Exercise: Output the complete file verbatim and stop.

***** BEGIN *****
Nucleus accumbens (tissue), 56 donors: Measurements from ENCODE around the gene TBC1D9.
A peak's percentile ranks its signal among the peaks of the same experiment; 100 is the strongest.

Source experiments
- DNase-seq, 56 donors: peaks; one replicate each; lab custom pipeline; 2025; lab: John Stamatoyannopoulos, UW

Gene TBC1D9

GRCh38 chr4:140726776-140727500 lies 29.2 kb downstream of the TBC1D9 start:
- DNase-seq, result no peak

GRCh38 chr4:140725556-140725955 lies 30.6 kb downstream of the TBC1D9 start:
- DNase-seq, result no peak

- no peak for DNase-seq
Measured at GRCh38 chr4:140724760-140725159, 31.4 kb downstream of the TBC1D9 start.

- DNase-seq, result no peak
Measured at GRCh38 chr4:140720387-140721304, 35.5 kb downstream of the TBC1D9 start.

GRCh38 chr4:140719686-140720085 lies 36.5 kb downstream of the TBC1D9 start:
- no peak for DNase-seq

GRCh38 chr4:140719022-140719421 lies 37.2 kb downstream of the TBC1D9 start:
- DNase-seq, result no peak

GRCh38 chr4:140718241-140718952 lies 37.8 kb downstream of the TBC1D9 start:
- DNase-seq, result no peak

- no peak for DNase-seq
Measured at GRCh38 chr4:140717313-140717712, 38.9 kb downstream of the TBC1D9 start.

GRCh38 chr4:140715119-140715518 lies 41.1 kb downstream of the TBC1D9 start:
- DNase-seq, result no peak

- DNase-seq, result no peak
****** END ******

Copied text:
Nucleus accumbens (tissue), 56 donors: Measurements from ENCODE around the gene TBC1D9.
A peak's percentile ranks its signal among the peaks of the same experiment; 100 is the strongest.

Source experiments
- DNase-seq, 56 donors: peaks; one replicate each; lab custom pipeline; 2025; lab: John Stamatoyannopoulos, UW

Gene TBC1D9

GRCh38 chr4:140726776-140727500 lies 29.2 kb downstream of the TBC1D9 start:
- DNase-seq, result no peak

GRCh38 chr4:140725556-140725955 lies 30.6 kb downstream of the TBC1D9 start:
- DNase-seq, result no peak

- no peak for DNase-seq
Measured at GRCh38 chr4:140724760-140725159, 31.4 kb downstream of the TBC1D9 start.

- DNase-seq, result no peak
Measured at GRCh38 chr4:140720387-140721304, 35.5 kb downstream of the TBC1D9 start.

GRCh38 chr4:140719686-140720085 lies 36.5 kb downstream of the TBC1D9 start:
- no peak for DNase-seq

GRCh38 chr4:140719022-140719421 lies 37.2 kb downstream of the TBC1D9 start:
- DNase-seq, result no peak

GRCh38 chr4:140718241-140718952 lies 37.8 kb downstream of the TBC1D9 start:
- DNase-seq, result no peak

- no peak for DNase-seq
Measured at GRCh38 chr4:140717313-140717712, 38.9 kb downstream of the TBC1D9 start.

GRCh38 chr4:140715119-140715518 lies 41.1 kb downstream of the TBC1D9 start:
- DNase-seq, result no peak

- DNase-seq, result no peak